Origins

Recent general theory has looked at underlying issues, and above all the question of which came first, nations or nationalism. Nationalist activists see themselves as representing a pre-existing nation, and the primordialist theory of nationalism agrees. It sees nations, or at least ethnic groups, as a social reality dating back twenty thousand years. Primordialism is the argument - put forward by both scholars and activists - which contends that nations are ancient, natural phenomena; that one has a nation as obviously as one has a measure of height. ...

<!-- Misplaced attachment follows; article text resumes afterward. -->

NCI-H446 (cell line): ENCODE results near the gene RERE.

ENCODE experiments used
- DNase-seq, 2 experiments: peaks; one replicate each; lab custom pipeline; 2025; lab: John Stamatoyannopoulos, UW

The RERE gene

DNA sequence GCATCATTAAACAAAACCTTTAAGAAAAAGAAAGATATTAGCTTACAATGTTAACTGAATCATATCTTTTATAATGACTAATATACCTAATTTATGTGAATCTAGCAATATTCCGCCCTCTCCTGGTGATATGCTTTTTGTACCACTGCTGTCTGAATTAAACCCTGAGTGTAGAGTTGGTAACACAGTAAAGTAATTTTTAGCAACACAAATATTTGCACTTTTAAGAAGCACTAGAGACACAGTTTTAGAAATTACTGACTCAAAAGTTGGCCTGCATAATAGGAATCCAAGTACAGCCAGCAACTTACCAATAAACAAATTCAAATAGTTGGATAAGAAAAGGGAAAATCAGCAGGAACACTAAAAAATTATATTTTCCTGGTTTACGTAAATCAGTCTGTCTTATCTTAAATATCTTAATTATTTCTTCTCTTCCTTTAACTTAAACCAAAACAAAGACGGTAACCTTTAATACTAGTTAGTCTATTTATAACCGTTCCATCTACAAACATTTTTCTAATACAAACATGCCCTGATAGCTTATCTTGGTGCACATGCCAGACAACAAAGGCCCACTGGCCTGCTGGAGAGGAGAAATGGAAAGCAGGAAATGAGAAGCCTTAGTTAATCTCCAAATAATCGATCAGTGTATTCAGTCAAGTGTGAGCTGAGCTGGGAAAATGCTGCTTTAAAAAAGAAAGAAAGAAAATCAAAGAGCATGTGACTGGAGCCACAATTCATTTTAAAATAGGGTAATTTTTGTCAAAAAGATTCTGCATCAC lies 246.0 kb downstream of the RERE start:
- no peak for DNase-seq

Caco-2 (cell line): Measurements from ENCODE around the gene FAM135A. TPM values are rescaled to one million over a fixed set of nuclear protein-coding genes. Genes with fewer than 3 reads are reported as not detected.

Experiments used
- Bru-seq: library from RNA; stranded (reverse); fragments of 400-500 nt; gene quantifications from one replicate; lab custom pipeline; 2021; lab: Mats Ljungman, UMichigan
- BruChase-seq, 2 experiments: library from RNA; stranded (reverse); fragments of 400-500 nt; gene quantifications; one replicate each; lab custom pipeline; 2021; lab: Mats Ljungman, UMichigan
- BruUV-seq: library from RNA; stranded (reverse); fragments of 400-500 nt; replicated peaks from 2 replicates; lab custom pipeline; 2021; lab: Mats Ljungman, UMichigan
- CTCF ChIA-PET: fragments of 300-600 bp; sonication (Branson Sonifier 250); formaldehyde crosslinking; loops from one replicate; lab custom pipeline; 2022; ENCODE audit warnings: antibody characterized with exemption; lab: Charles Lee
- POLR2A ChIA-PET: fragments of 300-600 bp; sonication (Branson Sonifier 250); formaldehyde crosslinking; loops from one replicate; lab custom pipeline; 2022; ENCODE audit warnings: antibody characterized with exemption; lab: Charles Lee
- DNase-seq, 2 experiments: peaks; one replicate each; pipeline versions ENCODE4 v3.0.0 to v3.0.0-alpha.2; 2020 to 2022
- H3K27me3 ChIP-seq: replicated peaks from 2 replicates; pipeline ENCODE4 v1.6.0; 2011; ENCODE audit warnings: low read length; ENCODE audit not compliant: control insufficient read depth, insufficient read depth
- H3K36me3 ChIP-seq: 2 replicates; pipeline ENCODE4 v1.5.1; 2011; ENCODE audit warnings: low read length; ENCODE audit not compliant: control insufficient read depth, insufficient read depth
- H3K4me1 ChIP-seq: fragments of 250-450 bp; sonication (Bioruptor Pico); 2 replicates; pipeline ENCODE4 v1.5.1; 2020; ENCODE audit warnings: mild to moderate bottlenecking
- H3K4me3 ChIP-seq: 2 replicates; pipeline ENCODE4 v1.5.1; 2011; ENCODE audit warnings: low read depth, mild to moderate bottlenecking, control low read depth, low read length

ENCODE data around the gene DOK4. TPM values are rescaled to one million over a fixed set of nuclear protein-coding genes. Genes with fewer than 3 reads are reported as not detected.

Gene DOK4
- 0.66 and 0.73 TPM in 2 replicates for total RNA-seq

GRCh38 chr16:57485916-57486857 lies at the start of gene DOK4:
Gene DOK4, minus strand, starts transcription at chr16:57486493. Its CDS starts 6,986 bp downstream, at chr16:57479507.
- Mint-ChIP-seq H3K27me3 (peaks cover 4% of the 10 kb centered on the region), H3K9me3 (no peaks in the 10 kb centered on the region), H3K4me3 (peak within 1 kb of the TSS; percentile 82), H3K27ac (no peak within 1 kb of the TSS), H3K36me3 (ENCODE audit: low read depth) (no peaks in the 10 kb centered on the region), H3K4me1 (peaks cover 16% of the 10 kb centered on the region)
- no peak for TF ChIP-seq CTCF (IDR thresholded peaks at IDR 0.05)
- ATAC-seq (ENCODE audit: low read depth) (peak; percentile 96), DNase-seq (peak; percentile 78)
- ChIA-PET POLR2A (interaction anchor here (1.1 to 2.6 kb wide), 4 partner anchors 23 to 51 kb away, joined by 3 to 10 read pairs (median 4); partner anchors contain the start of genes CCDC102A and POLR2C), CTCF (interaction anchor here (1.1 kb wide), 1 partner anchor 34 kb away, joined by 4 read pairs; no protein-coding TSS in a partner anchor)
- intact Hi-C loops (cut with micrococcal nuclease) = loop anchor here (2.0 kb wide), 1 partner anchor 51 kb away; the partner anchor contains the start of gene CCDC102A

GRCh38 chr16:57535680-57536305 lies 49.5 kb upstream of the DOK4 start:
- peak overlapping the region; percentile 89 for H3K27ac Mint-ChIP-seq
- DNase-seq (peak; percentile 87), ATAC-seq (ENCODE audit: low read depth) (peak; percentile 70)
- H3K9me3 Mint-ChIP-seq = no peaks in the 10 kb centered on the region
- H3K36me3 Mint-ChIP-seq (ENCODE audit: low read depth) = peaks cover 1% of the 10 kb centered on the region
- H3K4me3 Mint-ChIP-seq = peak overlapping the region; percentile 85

The modernist theories imply that until around 1800, almost no-one had more than local loyalties. National identity and unity were originally imposed from above, by European states, because they were necessary to modernize economy and society. In this theory, nationalist conflicts are an unintended side-effect. For example, Ernest Gellner argued that nations are a by-product of industrialization. Modernization theorists see such things as the printing press and capitalism as necessary conditions for nationalism.[5] Modernization (also Modernisation) is a concept in the sphere of social sciences that refers to process in which society goes through industrialization, urbanization and other social changes that completely transforms the lives of individuals. ... I do not think I could have written the book on nationalism which I did write, were I not capable of crying, with the help of a little alcohol, over folk songs . ... Industrialisation (or industrialization) or an industrial revolution (in general, with lowercase letters) is a process of social and economic change whereby a human society is transformed from a pre-industrial to an industrial state . ... The printing press is a mechanical device for printing many copies of a text on rectangular sheets of paper. ... For other uses, see Capitalism (disambiguation). ...